By Julie Ashmore, JD, President, Ashmore Consulting LLC
As companies consider capital and workforce investments that can conceivably take place at a variety of domestic and international locations, they often consider the significant tax and non-tax incentives that localities, states and countries are willing to provide in order to attract these investments. State and local governments cumulatively set aside billions of dollars annually to secure new capital investments, as well as the jobs that may be created or retained with these investments. Within the tax arena, business incentives include reductions in income/franchise tax, sales and use tax, real and personal property tax and employment taxes. Non-tax benefits include job creation grants and training grants, enterprise zone benefits, infrastructure grants, utility discounts and low-cost financing.
One of the first tasks considered as part of this process is optimizing site selection. Site selection is based on a set of complex decision-making factors. Critical qualitative factors include business climate, availability of skilled labor, proximity to customers and suppliers, infrastructure capacity and available transportation. Quantitative factors include facility start-up costs, such as new construction, land and equipment, as well as operating costs, such as utility expenses, payroll and employee benefits expenses, training expenses and state and local taxes.
The difference in tax costs associated with potential locations can be very significant. For example, a recent client analysis conducted by professional services firm Ashmore Consulting LLC compared the tax expenses of locating a medium-sized company in eight Southeastern states. Over a 10-year period, the non-federal tax cost ranged from a few thousand to several million. Because some site selection comparisons consider only pre-tax costs, the analysis is incomplete and fails to consider other factors that impact the ultimate price in selecting one location over another.
Because tax and financial incentives are not the only consideration in site selection, many businesses do not seek to fully identify and secure incentives. Often benefits packages are either not maximized or are overlooked. Some incentive packages can result in savings of as much as 50 percent of the total costs incurred for a project. These figures can apply to a project that may include as little as $1 million in capital expenditures and 10 new jobs.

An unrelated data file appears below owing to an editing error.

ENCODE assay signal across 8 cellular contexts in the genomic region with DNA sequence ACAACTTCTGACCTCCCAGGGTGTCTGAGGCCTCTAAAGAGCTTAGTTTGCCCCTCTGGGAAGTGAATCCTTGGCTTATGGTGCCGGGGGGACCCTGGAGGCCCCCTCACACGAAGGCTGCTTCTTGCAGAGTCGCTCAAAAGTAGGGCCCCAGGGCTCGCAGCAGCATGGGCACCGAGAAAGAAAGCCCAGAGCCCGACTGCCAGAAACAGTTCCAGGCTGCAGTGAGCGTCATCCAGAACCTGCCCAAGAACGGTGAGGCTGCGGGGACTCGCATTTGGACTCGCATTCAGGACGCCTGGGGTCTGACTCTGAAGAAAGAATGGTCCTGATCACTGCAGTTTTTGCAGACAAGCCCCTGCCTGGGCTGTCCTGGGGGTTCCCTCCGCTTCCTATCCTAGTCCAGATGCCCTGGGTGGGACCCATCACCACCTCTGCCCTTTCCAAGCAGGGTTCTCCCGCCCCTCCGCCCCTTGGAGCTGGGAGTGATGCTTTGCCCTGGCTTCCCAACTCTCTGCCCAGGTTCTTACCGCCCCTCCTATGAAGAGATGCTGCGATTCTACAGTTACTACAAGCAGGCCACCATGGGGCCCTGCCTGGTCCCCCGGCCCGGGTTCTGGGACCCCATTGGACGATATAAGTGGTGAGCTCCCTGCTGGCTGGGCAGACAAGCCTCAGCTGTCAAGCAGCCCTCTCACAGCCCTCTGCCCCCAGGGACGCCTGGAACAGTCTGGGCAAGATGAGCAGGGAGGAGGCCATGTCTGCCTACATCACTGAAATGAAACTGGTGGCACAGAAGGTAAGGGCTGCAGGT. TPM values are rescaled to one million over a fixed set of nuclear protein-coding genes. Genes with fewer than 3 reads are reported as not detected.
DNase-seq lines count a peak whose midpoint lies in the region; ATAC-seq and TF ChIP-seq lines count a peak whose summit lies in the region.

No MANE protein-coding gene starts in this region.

While incentives serve to attract businesses and help fund expansion and investment in communities, they generally include “clawback” or recapture provisions. These provisions protect government’s investment in these companies by allowing for the recovery of incentives if the company fails to meet its capital investment commitments. These commitments generally involve a required level capital investment, job creation and/or retention, utility consumption, and/or employee wage levels. Many jurisdictions require evidence that the incentives to be offered will be justified by both direct and indirect tax and fiscal benefits created by the project, and that the company delivers on its promised investment.
Any company that is considering a future investment in its current location or considering various sites to locate its capital or workforce investment should closely examine the incentives available, as well as other qualitative and quantitative factors that are part of every decision-making process.
A few significant updates occurring recently:
- Rural Jobs Tax Credit:
Tennessee restructured the way counties are rated and qualified, making it easier for businesses in rural counties to seek job tax credits. It reduces the number of jobs that must be created to receive tax credits. This lowers the threshold for a potential increase in companies that are eligible for jobs tax credits. Previously, to qualify, enterprises had to create at least 25 jobs within the planned investment period (three to five years from the time a business plan is filed).
- Business Employment Incentive Program:
New Jersey enacted legislation, which converts grants to refundable tax credits, and under the program, New Jersey awarded qualifying businesses with cash grants for hiring new employees in the state for a term of up to 10 years. This conversion is aimed at providing relief to those businesses that have been awarded grants but have not yet received grant payments.
- Research and Development Credits:
Florida increased funding from $9 million to $20 million for eligible businesses that have certain qualified research expenses. Additionally, the state has increased investment in FloridaFlex, a $30 million initiative that will provide Florida businesses that are seeking to train employees in science, technology, engineering and math (STEM) careers, and other high-skill/high-wage occupations, the opportunity to receive the training they need.
- Employment Training Panel (ETP):
California’s ETP funding capacity for employment training programs increased to $90 million and individual employers may receive grants of up to $750,000.